Why does it matter what time of day you use power?

August 12, 2020 | 4 min read

Most people use electricity in different amounts throughout the day. Your home’s electric use will likely be lowest during the middle of the night, and you likely use more electricity in the morning and evening.

Due to these common patterns for many Vermonters, there will be certain times where the total electricity usage of your utility is highest. These "peaks" are the most expensive times to use electricity. Utilities must use costly electricity to supply power during peaks so that all customers have enough power. These times also strain the systems that deliver power – electric transmission and distribution infrastructure. If we avoid those peaks, we can avoid those expensive times and reduce costs for everyone.

There’s an environmental benefit too. Peak periods often occur when renewable energy isn’t available (for instance, in the evening), which means that fossil fuels are needed to supply these times. Load shifting allows you to maximize renewable energy generation instead. That reduces the need for fossil fuels and greenhouse gas emissions.

So how can you shift power? Let’s discuss a few methods and some other benefits they might bring.

Smart devices and home automation
  • You can program smart devices to run at off-peak times
  • Using electricity at off-peak times can save money for you and your utility
  • Check with your utility to see if they have programs you can take part in

If you have some smart devices in your home or business, you can program them to run in “off-peak” times. Certain devices, like wi-fi enabled hot water heaters, heat pumps, and appliances are easy to program and will have little impact your day-to-day routine. Some Vermont utilities already have programs to help encourage people to do this:

  • Washington Electric Coop (WEC) customers can access Project Powershift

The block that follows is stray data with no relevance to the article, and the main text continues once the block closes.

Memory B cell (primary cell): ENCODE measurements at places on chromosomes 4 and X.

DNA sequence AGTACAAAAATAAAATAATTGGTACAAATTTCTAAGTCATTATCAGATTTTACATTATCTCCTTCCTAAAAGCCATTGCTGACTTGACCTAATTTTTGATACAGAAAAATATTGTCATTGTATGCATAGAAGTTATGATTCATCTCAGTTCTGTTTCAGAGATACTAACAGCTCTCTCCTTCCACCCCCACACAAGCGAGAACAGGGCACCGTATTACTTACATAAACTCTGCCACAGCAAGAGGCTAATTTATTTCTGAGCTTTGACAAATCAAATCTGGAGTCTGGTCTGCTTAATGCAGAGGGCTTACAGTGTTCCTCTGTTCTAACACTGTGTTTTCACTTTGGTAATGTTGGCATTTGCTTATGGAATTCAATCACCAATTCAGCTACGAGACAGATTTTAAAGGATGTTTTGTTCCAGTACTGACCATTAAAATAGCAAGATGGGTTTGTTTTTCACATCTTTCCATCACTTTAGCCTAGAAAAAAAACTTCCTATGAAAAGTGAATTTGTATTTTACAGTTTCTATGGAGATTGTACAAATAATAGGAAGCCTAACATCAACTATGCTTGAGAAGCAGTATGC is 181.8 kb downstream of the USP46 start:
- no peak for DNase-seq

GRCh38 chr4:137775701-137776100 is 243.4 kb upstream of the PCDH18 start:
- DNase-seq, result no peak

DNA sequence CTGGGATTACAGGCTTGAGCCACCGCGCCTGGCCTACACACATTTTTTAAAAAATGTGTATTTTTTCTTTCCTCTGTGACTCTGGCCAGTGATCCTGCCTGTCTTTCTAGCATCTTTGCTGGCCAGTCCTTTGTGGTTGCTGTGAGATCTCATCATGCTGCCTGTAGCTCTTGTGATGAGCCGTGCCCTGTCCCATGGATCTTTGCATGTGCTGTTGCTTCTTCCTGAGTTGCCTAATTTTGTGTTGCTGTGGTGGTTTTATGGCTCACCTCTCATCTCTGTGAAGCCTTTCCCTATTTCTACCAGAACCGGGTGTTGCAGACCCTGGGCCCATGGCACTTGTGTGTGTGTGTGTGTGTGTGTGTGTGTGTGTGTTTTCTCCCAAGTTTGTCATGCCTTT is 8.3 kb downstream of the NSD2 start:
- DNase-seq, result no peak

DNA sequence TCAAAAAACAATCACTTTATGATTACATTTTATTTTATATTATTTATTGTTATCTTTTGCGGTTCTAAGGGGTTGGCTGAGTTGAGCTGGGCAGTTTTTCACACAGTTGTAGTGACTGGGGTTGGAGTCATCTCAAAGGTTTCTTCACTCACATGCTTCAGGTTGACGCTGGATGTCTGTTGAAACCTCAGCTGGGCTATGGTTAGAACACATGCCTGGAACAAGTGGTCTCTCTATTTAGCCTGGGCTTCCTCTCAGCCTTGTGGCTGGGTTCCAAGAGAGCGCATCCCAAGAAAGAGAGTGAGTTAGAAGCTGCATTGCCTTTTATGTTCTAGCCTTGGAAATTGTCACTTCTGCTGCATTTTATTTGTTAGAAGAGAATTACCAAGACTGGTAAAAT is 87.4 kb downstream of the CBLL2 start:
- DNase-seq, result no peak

• Green Mountain Power (GMP) offers customers a variety of opportunities through controls for heat pumps and electric vehicles, including an opportunity to shift load and share the savings with the VT Food Bank
  • Burlington Electric Department (BED) works with customers to Defeat the Peak 
  • Vermont Electric Coop (VEC) helps their customers Beat the Peak and enrolls customers with electric vehicle chargers in their Energy Transformation program
  • Community-owned electric utilities like Barton Village, Village of Enosburg Falls, Hardwick Electric Department, Village of Jacksonville, Village of Johnson, Ludlow Electric Light Department, Lyndonville Electric Department, Morrisville Water & Light, Northfield Electric Department, Village of Orleans, and Swanton Village can be alerted to possible peaks by following the Vermont Public Power Supply Authority (VPPSA) on Twitter and Facebook.

Even though you might not think individual appliances in your home make much difference, these small savings can add up over time and there is a collective impact. In businesses, the impact – and the potential for cost savings – can be even greater.

Time-of-use rates and demand charges
  • Help utilities reduce costs for everyone